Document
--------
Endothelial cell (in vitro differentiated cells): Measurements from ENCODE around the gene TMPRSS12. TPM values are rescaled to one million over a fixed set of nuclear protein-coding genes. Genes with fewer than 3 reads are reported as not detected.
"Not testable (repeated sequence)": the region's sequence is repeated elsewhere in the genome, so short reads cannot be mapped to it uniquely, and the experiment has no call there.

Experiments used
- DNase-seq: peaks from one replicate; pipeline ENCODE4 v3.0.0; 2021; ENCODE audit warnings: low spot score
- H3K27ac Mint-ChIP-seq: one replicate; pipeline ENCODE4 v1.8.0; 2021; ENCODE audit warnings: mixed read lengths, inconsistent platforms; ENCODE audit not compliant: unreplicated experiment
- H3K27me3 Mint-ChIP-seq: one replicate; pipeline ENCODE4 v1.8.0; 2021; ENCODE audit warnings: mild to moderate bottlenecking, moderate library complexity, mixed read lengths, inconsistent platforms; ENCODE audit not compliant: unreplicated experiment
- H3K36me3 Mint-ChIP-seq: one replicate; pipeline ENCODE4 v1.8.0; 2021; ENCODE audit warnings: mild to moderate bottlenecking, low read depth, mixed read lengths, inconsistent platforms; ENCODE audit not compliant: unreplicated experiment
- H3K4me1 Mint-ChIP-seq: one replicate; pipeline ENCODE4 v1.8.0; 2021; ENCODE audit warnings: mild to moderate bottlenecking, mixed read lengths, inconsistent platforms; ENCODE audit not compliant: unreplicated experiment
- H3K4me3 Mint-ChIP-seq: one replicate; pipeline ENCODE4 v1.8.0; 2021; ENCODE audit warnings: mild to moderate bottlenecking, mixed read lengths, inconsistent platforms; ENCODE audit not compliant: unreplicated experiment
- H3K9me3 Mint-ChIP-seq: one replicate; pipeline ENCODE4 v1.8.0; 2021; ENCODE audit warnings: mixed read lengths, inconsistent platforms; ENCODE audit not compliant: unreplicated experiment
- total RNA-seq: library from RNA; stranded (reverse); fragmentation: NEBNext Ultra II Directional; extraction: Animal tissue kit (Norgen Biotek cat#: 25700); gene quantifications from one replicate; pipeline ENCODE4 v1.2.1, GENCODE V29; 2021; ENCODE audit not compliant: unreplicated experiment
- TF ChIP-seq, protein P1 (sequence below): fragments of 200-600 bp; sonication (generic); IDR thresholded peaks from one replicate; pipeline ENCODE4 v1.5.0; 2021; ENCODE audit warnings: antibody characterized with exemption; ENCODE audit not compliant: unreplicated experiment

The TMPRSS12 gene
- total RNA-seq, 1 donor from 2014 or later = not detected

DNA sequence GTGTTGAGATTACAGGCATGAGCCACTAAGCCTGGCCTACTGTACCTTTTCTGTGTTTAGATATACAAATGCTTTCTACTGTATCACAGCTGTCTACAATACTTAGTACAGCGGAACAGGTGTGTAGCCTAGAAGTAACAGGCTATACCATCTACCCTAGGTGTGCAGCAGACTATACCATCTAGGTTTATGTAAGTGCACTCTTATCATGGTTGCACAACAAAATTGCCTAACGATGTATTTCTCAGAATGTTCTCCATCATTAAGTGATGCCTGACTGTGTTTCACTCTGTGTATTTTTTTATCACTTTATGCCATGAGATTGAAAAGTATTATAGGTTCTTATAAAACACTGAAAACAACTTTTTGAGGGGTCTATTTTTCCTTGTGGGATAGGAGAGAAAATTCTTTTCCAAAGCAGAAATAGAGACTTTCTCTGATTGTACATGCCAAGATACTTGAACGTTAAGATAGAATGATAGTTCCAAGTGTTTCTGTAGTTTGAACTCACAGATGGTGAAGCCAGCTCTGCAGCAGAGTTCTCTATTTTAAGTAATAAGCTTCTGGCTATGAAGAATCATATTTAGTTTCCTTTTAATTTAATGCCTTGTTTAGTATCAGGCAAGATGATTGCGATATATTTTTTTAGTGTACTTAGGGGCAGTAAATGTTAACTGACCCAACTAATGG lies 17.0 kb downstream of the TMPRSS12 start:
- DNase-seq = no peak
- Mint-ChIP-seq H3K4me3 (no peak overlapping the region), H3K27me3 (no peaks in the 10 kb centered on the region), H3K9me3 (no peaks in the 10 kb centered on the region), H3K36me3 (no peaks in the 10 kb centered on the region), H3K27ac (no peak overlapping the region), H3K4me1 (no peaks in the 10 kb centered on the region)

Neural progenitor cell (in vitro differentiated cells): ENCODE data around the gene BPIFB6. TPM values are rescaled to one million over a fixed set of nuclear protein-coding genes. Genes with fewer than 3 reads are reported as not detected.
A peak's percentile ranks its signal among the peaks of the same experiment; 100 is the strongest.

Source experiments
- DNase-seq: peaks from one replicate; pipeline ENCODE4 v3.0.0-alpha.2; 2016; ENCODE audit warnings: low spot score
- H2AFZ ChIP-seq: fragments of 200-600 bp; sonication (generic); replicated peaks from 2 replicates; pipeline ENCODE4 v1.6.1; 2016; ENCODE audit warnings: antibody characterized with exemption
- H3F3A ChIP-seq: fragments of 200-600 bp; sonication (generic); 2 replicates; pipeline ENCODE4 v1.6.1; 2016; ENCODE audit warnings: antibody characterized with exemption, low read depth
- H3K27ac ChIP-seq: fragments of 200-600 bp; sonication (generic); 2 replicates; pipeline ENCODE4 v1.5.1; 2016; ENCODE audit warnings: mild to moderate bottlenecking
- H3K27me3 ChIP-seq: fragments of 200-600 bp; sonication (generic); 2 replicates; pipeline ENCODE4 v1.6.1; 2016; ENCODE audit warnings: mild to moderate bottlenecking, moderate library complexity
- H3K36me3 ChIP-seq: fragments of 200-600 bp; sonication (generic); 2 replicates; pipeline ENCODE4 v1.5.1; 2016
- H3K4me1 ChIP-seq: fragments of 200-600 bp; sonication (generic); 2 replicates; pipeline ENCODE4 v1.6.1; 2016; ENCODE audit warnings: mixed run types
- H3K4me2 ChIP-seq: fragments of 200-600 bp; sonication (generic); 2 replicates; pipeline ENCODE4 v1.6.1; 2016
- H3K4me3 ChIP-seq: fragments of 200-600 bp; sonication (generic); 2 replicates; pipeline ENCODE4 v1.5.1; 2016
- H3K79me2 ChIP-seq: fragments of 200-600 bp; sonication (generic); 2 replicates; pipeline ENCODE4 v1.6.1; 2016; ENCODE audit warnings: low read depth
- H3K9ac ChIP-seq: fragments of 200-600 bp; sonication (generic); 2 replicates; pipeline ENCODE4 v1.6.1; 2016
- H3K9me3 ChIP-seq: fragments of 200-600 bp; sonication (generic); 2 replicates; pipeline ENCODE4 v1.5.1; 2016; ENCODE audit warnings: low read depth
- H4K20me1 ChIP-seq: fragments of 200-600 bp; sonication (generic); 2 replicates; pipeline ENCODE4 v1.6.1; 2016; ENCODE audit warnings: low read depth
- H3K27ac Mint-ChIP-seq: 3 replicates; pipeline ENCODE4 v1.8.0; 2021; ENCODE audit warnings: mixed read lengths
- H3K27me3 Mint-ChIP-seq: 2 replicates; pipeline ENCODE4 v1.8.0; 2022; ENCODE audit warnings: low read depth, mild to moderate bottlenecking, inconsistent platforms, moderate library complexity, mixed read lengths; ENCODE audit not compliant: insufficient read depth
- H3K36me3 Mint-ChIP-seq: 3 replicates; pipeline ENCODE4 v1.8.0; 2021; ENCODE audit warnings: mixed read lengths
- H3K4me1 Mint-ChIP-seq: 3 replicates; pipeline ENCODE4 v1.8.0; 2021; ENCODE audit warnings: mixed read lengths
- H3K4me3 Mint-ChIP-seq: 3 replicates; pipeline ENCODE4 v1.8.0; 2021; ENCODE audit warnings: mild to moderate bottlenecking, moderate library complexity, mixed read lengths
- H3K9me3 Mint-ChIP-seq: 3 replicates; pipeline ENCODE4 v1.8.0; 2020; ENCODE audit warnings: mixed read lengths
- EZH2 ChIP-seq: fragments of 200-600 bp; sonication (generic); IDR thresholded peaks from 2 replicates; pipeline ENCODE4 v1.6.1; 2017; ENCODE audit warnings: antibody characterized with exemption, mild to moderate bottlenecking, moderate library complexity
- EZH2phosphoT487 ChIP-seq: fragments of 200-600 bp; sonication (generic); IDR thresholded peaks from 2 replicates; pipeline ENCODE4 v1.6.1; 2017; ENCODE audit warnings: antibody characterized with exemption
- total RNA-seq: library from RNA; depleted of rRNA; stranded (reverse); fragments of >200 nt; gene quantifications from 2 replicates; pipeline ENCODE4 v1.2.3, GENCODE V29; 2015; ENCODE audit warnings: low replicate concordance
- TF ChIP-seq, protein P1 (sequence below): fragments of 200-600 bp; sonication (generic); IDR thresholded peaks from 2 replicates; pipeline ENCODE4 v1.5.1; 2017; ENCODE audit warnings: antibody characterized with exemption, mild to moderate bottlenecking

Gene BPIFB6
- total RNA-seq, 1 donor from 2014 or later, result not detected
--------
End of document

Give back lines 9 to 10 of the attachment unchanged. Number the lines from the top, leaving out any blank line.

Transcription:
- H3K4me3 Mint-ChIP-seq: one replicate; pipeline ENCODE4 v1.8.0; 2021; ENCODE audit warnings: mild to moderate bottlenecking, mixed read lengths, inconsistent platforms; ENCODE audit not compliant: unreplicated experiment
- H3K9me3 Mint-ChIP-seq: one replicate; pipeline ENCODE4 v1.8.0; 2021; ENCODE audit warnings: mixed read lengths, inconsistent platforms; ENCODE audit not compliant: unreplicated experiment